Andrew Ackell

Address: 1216 MERF
Phone: (319) 335-8303

Mentor: Mark E. Anderson, MD, PhD

Undergraduate Institution: Washingon and Lee University, BS

Year Entered Into Program: 2009 (MSTP) 2011 (PhD Program)


  • Department of Molecular Physiology and Biophysics
  • Medical Scientist Training Program

Research Description

Cardiovascular disease is the leading cause of death in the United States and represents a massive public health burden. Many cardiac conditions remain difficult to treat and new interventions are needed. Recent studies have identified mitochondrial dysfunction (mitochondrial membrane derangements, decreased ATP production, increased ROS production) to be a prominent feature of cardiovascular diseases, including atrial fibrillation (AF), the most common clinical arrhythmia. The molecular signals resulting in mitochondrial dysfunction remain unclear and it is unknown if the prevention of mitochondrial dysfunction might protect the heart from AF. To this end, the Anderson lab has been investigating the mitochondrial signaling role of the molecule Ca2+/calmodulin-dependent protein kinase II (CaMKII) in the setting of AF. Our group identified a mechanism for CaMKII activation by oxidation of paired Met residues (281/282) in the CaMKII regulatory domain, and has established that this oxidation locks oxidized CaMKII (ox-CaMKII) into a persistently active configuration, which leads to pathological remodeling in ventricles after Ang-II infusion and myocardial infarction. The role of ox-CaMKII in atrial disease has yet to be established. Recently, we found that expression of ox-CaMKII is increased in atria from AF patients compared to controls. This led to the development and validation of a mouse model of Ang-II infusion and enhanced AF susceptibility. We found that Ang II-infused, AF-susceptible mice resembled AF patients by having increased atrial expression of ox-CaMKII, leading to the hypothesis that ox-CaMKII is involved in molecular, cellular and tissue mechanisms favoring AF. New data from our lab show that increased ox-CaMKII, an apparent feature of AF, causes a loss of mitochondrial ultrastructure, promotes apoptosis and leads to tissue fibrosis. Specifically, ox-CaMKII appears to promote the opening of the mitochondrial calcium uniporter, leading to increased mitochondrial calcium flux. Several lines of evidence point to excessive Ca2+ entry as a critical mediator of mitochondrial dysfunction in AF, but what is lacking is an understanding of a molecular framework that regulates mitochondrial Ca2+ entry in diseases such as AF. Currently, I am investigating the interaction between ox-CaMKII and mitochondrial calcium handling in mouse models of AF, specifically whether pharmacological and genetics-based approaches targeted to mitochondria and against ox-CaMKII can alter the susceptibility to atrial arrhythmias.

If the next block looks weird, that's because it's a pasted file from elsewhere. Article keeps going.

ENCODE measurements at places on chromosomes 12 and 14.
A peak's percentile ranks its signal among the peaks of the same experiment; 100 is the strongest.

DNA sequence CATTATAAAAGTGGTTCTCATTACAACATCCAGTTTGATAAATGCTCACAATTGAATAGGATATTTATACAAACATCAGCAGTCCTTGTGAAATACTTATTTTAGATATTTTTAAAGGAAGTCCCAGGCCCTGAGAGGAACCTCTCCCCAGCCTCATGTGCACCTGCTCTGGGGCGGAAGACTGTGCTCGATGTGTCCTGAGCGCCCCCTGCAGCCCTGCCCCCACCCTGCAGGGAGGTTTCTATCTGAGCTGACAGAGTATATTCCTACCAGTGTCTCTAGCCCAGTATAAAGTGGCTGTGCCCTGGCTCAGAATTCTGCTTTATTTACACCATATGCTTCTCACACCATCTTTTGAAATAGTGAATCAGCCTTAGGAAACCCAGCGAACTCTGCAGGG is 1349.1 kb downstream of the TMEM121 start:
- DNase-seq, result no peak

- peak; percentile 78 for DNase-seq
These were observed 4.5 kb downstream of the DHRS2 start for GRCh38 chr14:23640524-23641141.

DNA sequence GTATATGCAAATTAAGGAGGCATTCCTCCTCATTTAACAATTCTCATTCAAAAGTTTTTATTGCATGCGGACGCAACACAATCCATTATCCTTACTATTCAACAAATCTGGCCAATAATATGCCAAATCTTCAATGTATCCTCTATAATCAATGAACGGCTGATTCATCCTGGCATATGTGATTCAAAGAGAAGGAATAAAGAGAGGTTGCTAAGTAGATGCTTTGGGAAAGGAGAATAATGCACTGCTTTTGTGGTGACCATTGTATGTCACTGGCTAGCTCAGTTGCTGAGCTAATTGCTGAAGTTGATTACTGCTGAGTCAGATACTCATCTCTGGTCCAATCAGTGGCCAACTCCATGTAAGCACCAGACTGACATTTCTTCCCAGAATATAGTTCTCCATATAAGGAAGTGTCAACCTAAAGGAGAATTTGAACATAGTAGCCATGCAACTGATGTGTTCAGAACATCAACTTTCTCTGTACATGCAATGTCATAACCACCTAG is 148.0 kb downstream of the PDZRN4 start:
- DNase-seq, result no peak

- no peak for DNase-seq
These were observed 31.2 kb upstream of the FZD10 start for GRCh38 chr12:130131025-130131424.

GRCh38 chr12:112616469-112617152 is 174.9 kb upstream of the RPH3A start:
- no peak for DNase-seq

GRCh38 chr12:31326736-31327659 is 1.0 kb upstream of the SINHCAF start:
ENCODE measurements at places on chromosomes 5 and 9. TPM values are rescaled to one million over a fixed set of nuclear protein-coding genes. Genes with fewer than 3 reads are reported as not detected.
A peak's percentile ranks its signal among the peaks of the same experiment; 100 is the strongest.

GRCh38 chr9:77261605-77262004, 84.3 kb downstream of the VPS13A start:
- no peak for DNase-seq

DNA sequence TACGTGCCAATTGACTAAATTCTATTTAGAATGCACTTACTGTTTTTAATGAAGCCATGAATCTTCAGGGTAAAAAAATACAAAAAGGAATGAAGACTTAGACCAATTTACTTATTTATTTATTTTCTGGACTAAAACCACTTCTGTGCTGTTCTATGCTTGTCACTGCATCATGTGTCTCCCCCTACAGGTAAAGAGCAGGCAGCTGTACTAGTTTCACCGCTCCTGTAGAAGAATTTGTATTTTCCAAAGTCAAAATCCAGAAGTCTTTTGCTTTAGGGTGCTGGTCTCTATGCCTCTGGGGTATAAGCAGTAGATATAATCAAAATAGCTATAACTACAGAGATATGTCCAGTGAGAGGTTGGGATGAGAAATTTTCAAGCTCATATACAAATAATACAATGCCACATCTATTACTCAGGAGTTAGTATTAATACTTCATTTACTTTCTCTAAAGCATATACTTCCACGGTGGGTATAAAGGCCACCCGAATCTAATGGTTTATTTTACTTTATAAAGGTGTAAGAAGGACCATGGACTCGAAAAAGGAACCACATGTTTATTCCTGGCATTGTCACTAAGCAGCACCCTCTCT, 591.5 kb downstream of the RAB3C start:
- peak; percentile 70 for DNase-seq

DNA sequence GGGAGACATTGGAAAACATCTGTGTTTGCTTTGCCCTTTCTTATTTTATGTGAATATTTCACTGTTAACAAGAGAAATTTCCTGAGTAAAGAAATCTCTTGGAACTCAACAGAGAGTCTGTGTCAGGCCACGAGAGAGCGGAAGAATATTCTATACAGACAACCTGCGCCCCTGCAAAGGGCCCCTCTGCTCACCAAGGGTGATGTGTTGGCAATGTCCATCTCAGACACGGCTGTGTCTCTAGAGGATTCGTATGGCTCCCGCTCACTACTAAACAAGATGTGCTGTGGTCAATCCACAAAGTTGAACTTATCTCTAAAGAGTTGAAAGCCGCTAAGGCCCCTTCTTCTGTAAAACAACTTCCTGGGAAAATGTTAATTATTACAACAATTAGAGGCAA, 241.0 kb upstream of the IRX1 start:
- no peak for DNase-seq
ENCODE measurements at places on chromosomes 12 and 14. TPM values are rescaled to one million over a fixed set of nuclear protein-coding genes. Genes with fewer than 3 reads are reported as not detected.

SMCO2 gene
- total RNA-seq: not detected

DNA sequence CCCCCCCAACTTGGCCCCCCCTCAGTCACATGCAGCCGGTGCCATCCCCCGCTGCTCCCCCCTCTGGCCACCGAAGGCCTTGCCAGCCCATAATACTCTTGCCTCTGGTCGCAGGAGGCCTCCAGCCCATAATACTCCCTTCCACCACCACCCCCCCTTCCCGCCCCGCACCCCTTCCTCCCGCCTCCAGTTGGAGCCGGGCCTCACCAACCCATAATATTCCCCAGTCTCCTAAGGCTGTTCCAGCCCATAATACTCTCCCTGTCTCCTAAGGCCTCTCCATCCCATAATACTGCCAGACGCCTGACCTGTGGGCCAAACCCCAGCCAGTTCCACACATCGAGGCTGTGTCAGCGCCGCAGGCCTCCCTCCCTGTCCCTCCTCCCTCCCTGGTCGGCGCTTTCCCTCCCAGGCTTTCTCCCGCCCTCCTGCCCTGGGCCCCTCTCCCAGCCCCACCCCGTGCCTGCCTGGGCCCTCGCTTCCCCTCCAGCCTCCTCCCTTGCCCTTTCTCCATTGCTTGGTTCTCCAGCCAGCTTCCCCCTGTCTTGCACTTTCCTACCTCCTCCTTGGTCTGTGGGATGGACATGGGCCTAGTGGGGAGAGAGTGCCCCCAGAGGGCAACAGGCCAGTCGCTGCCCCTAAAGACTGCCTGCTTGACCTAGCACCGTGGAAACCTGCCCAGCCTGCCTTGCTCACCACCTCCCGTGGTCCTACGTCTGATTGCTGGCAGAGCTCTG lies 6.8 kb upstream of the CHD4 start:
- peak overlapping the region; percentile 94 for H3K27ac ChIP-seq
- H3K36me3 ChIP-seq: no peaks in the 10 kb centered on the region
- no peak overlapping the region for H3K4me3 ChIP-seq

• NIH T32 Medical Scientist Training Program Training Grant, Univ of Iowa, 2009-2011
  • Robert J. Roberts Award, University of Iowa Carver College of Medicine, 2010